Tuesday, July 23, 2024

Wimbledon: Murray reflects on ‘very disappointing’ second round loss against Tsitsipas

Despite pushing World No. 5 Stefanos Tsitsipas to the brink in the second round of Wimbledon, Andy Murray is taking no consolation from five-set defeat, saying that he was very disappointed and it will take a little while to get over the loss.

Tsitsipas came out firing and clawed past two-time champion Murray 7-6(3), 6-7(2), 4-6, 7-6(3), 6-4 in a gripping match to reach the third round at Wimbledon for the third time in four hours and 41 minutes on Friday.

“I’m obviously very disappointed just now. You never know how many opportunities you’re going to get to play here. The defeats may feel a bit tougher. But to be honest, every year that Wimbledon’s not gone how I would like, it’s been hard,” Murray said in his post-match press conference.

The 36-year-old Murray arrived at the All England Club boasting results from this season that showed he could compete against the world’s best. At the Australian Open, Murray saved a match point to upset then-World No. 14 Matteo Berrettini in a dramatic five-setter.

Last month, Murray won back-to-back ATP Challenger Tour titles on grass in Surbiton and Nottingham. The Scot then returned to the Top 40 of the ATP Rankings for the first time since 2018.

Murray was aiming to reach the third round at Wimbledon for just the second time since 2017, but relinquished his chances at defeating the fifth seed Tsitsipas. The Greek struck 90 winners to take a 2-1 lead in their Lexus ATP Head to Head series.

To Murray, it was not a surprise he was so competitive with one of the tournament’s top seeds.

“I certainly could have beaten him today or yesterday. I obviously earlier in the year had a great win against Berrettini… It’s clearly based on how the match went. There’s only a few points in it today, it’s not just about winning the odd match against them. To have a run at these tournaments, you need multiple wins in a row. I’ve obviously not done that,” Murray was quoted as saying by the ATP Tour.

The 46-time tour-level titlist Murray was leading Tsitsipas two-sets-to-one Thursday when play was suspended for the day at 10:38 p.m. The decision was made to stop the match given that a conclusion before the 11 p.m. curfew was very unlikely. The three-time major champion does not think stopping the match and resuming play on Friday altered the outcome.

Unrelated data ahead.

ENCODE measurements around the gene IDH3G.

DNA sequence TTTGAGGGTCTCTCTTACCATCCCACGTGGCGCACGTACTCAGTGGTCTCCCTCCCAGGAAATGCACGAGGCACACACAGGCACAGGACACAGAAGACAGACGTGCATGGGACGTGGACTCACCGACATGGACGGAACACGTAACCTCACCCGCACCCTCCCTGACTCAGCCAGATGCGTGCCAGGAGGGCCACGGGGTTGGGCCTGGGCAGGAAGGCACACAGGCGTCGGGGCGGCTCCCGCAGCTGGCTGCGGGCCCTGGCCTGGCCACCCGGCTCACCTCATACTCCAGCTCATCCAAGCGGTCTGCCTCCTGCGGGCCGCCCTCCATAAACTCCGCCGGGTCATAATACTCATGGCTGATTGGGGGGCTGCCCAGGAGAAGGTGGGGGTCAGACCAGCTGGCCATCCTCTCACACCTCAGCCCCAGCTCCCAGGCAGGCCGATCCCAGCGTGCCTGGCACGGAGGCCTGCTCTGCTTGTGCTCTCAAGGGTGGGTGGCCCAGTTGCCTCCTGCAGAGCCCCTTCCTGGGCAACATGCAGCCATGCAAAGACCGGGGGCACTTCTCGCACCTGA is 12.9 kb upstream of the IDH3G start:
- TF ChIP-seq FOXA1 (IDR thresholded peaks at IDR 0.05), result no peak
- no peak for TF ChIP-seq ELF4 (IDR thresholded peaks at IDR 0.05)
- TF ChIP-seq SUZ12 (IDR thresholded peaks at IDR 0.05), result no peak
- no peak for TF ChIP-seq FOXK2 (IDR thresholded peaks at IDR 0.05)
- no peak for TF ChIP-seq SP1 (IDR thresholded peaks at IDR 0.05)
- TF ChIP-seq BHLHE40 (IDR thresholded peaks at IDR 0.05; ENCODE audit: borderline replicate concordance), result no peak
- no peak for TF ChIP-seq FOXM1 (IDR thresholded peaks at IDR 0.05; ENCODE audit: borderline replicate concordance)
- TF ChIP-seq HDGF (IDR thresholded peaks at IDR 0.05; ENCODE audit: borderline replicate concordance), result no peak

“It seemed like a reasonable time to stop. You never know what would have happened, the same result could have happened. We knew that we were only going to be able to play until 11. You’re kind of playing [against] time,” he said.

“I didn’t necessarily think it was appropriate to keep going because it was highly unlikely we would finish the match unless someone was to win the set. It was unlikely someone was going to win that set in 20 minutes or 19 minutes, whatever we had left to play. We knew the situation going into the match. That’s how it was,” he added.

Murray has enjoyed several magical moments at Wimbledon, where he boasts a 61-13 record and was crowned champion in 2013 and 2016. The Glasgow-native also won the gold medal at SW19 at the London 2012 Summer Olympics. The former World No. 1 is disappointed he was unable to thrill the home crowd with a five-set victory Friday evening.

“Obviously it’s brilliant to play in great atmospheres. It makes playing the matches more enjoyable and creates certainly better memories. Ultimately this was an opportunity for me. I had a good chance of having a proper run for the first time in a long time at a slam. I didn’t take it. Regardless of the atmosphere and those things, it’s still very, very disappointing to be sitting here right now,” Murray said.

“I don’t plan to stop right now, but this one will take a little while to get over. Hopefully (I will) find the motivation again to keep training, keep pushing, try and keep getting better. Motivation is obviously a big thing. Continuing having early losses in tournaments like this doesn’t necessarily help with that,” he added.

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